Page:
poem index

May 23, 2009 Saint Peter's Church, New York City From the Academy Audio Archive

About this poet

On May 16, 1929, Adrienne Rich was born in Baltimore, Maryland. She attended Radcliffe College, graduating in 1951, and was selected by W.H. Auden for the Yale Series of Younger Poets prize for A Change of World that same year.

In 1953, she married Harvard University economist Alfred H. Conrad. Two years later, she published her second volume of poetry, The Diamond Cutters, of which Randall Jarrell wrote: "The poet [behind these poems] cannot help seeming to us a sort of princess in a fairy tale."

But the image of the fairytale princess would not be long-lived. After having three sons before the age of thirty, Rich gradually changed both her life and her poetry. Throughout the 1960s she wrote several collections, including Snapshots of a Daughter-in-Law (1963) and Leaflets (1969). The content of her work became increasingly confrontational—exploring such themes as women’s role in society, racism, and the Vietnam war. The style of these poems also revealed a shift from careful metric patterns to free verse. In 1970, Rich left her husband, who committed suicide later that year.

It was in 1973, in the midst of the feminist and civil rights movements, the Vietnam War, and her own personal distress that Rich wrote Diving into the Wreck, a collection of exploratory and often angry poems, which garnered her the National Book Award in 1974. Rich accepted the award on behalf of all women and shared it with her fellow nominees, Alice Walker and Audre Lorde.

Since then, Rich has published numerous collections, including Tonight No Poetry Will Serve: Poems 2007-2010 (W.W. Norton & Co., 2010); Telephone Ringing in the Labyrinth: Poems 2004–2006 (2006); The School Among the Ruins: Poems 2000-2004 (2004), which won the Book Critics Circle Award; Fox: Poems 1998-2000 (2001), Midnight Salvage: Poems 1995-1998 (1999); Dark Fields of the Republic: Poems 1991-1995 (1995); Collected Early Poems: 1950-1970 (1993); An Atlas of the Difficult World: Poems 1988-1991 (1991), a finalist for the National Book Award; Time's Power: Poems 1985-1988 (1989); The Fact of a Doorframe: Poems Selected and New 1950-1984 (1984); and The Dream of a Common Language (1978).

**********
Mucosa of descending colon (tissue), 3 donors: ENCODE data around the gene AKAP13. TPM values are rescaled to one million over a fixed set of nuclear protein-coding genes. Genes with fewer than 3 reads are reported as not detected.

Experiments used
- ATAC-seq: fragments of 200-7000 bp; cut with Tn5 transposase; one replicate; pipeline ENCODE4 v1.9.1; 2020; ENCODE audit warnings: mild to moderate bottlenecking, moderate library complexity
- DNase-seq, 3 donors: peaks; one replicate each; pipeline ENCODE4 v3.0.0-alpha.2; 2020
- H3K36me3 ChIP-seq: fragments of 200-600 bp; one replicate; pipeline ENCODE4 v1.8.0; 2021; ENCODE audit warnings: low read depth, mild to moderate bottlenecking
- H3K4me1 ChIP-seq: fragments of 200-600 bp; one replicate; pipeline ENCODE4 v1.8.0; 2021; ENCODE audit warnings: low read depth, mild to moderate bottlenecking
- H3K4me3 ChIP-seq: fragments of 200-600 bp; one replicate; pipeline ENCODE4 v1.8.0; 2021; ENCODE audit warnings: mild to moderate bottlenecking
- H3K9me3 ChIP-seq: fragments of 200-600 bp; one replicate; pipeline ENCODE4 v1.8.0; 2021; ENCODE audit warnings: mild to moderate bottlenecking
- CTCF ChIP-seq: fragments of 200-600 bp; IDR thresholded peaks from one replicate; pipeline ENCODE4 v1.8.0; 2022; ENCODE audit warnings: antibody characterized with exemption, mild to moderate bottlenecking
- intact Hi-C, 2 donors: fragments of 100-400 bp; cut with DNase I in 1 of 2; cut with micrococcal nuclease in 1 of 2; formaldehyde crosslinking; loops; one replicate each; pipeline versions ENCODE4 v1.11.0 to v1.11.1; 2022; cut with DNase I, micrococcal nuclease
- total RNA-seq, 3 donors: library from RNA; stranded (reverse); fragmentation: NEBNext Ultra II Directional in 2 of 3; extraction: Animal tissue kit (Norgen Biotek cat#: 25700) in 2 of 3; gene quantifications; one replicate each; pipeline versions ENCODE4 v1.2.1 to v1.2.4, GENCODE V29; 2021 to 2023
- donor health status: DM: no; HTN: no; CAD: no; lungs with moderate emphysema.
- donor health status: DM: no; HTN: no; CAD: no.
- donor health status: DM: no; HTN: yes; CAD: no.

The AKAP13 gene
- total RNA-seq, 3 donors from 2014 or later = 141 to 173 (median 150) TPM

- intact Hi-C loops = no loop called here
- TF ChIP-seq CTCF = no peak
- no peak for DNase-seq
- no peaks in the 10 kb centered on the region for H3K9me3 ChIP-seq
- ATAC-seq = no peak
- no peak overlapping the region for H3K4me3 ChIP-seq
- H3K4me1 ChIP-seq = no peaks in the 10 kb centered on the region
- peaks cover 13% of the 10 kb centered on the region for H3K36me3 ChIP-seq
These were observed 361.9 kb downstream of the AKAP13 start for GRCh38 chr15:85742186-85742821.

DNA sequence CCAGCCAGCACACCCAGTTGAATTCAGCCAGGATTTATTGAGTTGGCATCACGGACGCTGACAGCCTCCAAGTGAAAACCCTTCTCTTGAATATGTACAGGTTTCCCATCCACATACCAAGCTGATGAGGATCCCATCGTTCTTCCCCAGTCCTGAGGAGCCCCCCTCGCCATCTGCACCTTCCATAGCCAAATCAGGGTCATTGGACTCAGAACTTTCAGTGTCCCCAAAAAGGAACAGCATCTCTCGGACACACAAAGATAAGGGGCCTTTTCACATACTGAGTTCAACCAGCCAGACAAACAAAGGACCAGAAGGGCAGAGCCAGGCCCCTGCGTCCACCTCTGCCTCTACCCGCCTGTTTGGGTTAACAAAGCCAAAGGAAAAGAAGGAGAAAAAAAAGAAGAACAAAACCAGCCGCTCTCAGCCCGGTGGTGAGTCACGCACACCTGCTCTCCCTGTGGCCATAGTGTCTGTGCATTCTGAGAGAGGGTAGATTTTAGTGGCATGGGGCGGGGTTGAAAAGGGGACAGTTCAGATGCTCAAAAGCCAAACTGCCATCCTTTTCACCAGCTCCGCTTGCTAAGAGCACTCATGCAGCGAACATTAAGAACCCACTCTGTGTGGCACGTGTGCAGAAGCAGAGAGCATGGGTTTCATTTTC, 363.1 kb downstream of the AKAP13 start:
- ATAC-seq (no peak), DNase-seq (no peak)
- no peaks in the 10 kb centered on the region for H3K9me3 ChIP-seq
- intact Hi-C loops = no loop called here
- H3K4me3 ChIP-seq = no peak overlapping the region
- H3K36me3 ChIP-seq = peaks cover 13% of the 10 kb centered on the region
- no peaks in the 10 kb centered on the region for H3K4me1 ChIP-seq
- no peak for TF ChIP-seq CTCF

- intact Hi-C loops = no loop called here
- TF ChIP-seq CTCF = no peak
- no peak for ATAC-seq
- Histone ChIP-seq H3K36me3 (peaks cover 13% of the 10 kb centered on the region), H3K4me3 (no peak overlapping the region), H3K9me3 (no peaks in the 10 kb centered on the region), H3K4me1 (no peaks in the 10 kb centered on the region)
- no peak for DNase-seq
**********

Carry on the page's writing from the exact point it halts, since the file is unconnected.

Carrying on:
Rich is also the author of several books of nonfiction prose, including Arts of the Possible: Essays and Conversations (W. W. Norton, 2001), What is Found There: Notebooks on Poetry and Politics (1993) and Of Woman Born: Motherhood as Experience and Institution (1986).

About Rich's work, the poet W.S. Merwin has said, "All her life she has been in love with the hope of telling utter truth, and her command of language from the first has been startlingly powerful."

Rich has received the Bollingen Prize, the Lannan Lifetime Achievement Award, the Academy of American Poets Fellowship, the Ruth Lilly Poetry Prize, the Lenore Marshall Poetry Prize, the National Book Award, and a MacArthur Fellowship; she is also a former Chancellor of the Academy of American Poets.

In 1997, she refused the National Medal of Arts, stating that "I could not accept such an award from President Clinton or this White House because the very meaning of art, as I understand it, is incompatible with the cynical politics of this administration." She went on to say: "[Art] means nothing if it simply decorates the dinner table of the power which holds it hostage."